Special Agent Nikki Boyd is on her way home to Tennessee. She is flying on a plane when they encounter some turbulence. The woman in the seat next to Nikki strikes up a conversation and tells Nikki she is afraid. Before they can continue their conversation, more turbulence strikes and it is discovered that the man next to this woman is dead, then the plane takes a nose dive. After getting off the plane, Nikki notices that the woman has accidentally left her watch in her seat. Nikki tries to find her to return it, but doesn’t see her. She asks for her name of a flight attendant and told that no one was sitting in that seat. There is no record of the woman being on the plane. A mystery begins that will take Nikki on a harrowing journey in the next 24-48 hours.

In addition to this, Nikki is to meet Tyler at the airport. He has returned from overseas just a few days ago after a 3-month contract job. He has a new job offer in Tennessee, but he and Nikki haven’t had a chance to talk about a relationship or the future. With this new case of a missing person, Nikki is whisked out of the airport and taken directly to her office to begin the search for the missing woman as Nikki discovers she was supposed to testify at a trial that would have resulted in a famous philanthropist going to jail. With the search on, Nikki is under pressure to find the woman as well as deal with a personal health issue that might affect her future relationship with Tyler. How will she survive the next couple of days? You will have to read this exciting tale to find out!


Pursued was a great book. The characters were all very likable. I can’t wait for the next book in the series!

Monday, June 26, 2017

Sandpiper Cove~Irene Hannon | Review

Title: Sandpiper Cove (Hope Harbor #3)
Author: Irene Hannon
Genre: Adult Contemporary
Length: 352 Pages
Release: April 2017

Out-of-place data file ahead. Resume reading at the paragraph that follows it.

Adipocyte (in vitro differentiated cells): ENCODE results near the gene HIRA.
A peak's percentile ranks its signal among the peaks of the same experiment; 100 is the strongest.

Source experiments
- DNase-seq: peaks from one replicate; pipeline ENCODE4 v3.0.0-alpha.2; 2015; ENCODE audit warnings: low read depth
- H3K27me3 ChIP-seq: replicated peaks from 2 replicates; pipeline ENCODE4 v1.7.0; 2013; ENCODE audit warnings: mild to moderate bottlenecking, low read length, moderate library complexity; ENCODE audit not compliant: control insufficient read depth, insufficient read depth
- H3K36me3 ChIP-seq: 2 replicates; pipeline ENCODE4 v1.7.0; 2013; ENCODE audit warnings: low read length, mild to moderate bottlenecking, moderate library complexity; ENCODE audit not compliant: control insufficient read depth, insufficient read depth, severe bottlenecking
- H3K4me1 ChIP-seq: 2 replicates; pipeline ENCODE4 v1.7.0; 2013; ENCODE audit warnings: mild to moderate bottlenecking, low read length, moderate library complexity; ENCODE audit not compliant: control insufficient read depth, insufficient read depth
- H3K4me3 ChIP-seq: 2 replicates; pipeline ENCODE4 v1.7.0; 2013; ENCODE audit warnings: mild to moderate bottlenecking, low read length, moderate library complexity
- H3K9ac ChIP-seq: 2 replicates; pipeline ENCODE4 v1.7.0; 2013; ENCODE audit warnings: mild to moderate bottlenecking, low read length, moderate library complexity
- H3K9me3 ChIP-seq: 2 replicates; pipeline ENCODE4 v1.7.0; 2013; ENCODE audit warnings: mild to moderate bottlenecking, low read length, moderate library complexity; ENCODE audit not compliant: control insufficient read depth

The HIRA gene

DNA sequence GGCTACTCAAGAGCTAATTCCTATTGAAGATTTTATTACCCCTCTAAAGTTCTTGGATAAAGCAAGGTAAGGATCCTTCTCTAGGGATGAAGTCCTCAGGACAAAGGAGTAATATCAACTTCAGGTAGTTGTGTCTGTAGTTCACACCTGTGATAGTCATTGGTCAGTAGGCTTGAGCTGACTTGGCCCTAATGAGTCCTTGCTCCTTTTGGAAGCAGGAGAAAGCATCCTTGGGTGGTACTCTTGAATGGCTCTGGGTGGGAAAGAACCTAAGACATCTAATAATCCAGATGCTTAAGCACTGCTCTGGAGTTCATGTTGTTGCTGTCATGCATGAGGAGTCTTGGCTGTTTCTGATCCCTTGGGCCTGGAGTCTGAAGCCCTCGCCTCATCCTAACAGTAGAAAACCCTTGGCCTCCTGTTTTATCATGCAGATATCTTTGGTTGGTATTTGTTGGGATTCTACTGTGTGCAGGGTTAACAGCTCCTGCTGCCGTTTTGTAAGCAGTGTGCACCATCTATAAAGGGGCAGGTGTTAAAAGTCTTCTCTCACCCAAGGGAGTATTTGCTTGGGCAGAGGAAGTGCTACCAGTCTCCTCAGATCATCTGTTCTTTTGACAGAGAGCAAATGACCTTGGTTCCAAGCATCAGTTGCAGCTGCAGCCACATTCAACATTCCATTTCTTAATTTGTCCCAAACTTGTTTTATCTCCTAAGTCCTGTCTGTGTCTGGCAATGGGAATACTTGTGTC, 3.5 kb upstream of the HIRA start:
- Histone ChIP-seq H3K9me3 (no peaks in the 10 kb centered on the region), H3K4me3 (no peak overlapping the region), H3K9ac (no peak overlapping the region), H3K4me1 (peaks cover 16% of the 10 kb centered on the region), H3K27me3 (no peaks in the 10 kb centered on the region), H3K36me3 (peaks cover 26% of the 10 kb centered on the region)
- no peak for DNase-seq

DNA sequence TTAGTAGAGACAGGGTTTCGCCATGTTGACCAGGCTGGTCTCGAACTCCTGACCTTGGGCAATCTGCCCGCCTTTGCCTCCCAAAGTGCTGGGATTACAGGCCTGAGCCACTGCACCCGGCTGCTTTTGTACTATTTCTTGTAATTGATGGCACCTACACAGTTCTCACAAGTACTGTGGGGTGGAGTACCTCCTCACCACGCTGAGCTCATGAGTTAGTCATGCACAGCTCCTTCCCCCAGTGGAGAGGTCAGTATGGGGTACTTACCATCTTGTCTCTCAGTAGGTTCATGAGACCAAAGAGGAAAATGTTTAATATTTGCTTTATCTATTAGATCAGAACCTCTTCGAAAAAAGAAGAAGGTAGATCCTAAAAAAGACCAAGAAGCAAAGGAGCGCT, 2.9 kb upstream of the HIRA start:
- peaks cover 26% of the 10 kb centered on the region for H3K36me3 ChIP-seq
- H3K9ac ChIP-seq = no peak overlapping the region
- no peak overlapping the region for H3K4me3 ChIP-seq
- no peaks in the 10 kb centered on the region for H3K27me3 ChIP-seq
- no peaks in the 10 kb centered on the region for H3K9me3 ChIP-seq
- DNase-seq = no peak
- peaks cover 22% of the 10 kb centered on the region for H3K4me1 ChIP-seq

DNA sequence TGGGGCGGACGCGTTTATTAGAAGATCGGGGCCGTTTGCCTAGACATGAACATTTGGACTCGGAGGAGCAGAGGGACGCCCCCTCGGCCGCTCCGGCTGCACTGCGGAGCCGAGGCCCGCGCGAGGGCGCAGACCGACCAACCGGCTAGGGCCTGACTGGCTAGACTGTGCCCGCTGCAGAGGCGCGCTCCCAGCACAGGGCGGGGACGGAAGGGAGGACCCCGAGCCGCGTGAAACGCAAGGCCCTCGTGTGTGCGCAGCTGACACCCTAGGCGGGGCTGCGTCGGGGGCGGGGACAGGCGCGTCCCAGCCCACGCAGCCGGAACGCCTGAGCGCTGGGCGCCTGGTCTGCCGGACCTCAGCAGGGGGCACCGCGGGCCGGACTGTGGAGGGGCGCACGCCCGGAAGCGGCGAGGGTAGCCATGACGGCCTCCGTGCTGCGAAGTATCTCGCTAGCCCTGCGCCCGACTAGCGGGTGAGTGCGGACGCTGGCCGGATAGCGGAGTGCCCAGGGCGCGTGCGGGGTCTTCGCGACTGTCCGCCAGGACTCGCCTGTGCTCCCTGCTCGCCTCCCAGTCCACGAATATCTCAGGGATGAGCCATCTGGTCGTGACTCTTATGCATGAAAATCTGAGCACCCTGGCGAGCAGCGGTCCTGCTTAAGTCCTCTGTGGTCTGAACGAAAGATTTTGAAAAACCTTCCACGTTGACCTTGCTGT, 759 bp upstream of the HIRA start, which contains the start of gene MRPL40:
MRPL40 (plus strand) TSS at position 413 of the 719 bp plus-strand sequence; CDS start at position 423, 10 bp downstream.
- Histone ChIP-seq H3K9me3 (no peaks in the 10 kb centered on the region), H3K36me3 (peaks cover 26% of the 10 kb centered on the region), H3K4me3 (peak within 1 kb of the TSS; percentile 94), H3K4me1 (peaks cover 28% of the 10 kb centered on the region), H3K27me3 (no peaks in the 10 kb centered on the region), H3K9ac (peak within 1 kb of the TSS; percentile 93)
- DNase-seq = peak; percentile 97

A copy of this novel was provided through Netgalley in exchange for an honest review. 

Review
I absolutely loved Sandpiper Cove! When I read the summary, and discovered Police Chief Lexie Graham and ex-con Adam Stone were the main characters I was intrigued. What an original story line. This type of relationship falls outside social norms, so I couldn't wait to see how author Irene Hannon would handle this unique and tricky connection. She did a fantastic job of presenting both the attraction and the challenges to be dealt with between them, but what an amazing payoff in the end.

There's a wonderful cast of secondary characters in Lexie's son Matt, her mom Annette, co-worker Luis, Charley the taco-maker, and Reverend Baker, to name a few. The story wouldn't have been complete without Clyde the rescue dog, he tied the whole story together. They all added a rich layer of dialogue and understanding as to what it means to live as community in a small charming seaside town. An at-risk teen name Brian and the struggles he faced while trying to navigate high school and find acceptance as the new kid on the block was especially poignant and touching.

It doesn't happen often that all aspects of a story come together so well, but they did in Sandpiper Cove. Loyalty, commitment, friendship, encouragement, faith and love, the things of value that make life memorable, they're all there in this book.
"Any damaged board can be smoothed out and made new with work and patience."

Is Adam Stone a "damaged board"? Starting life over as an ex-convict, in a small town, is not an easy thing to do, but Adam Stone has managed to live a simple life as a responsible citizen, out of the limelight in his solitary cabin by the Oregon coastline. Until one day, the beautiful police chief shows up at his doorstep, tipped off by a local, about the recent vandalism on Stone's property and "a tiny ember of hope for a future that included more than a loyal, lovable dog for a companion began to glow in a long-dark corner of his heart".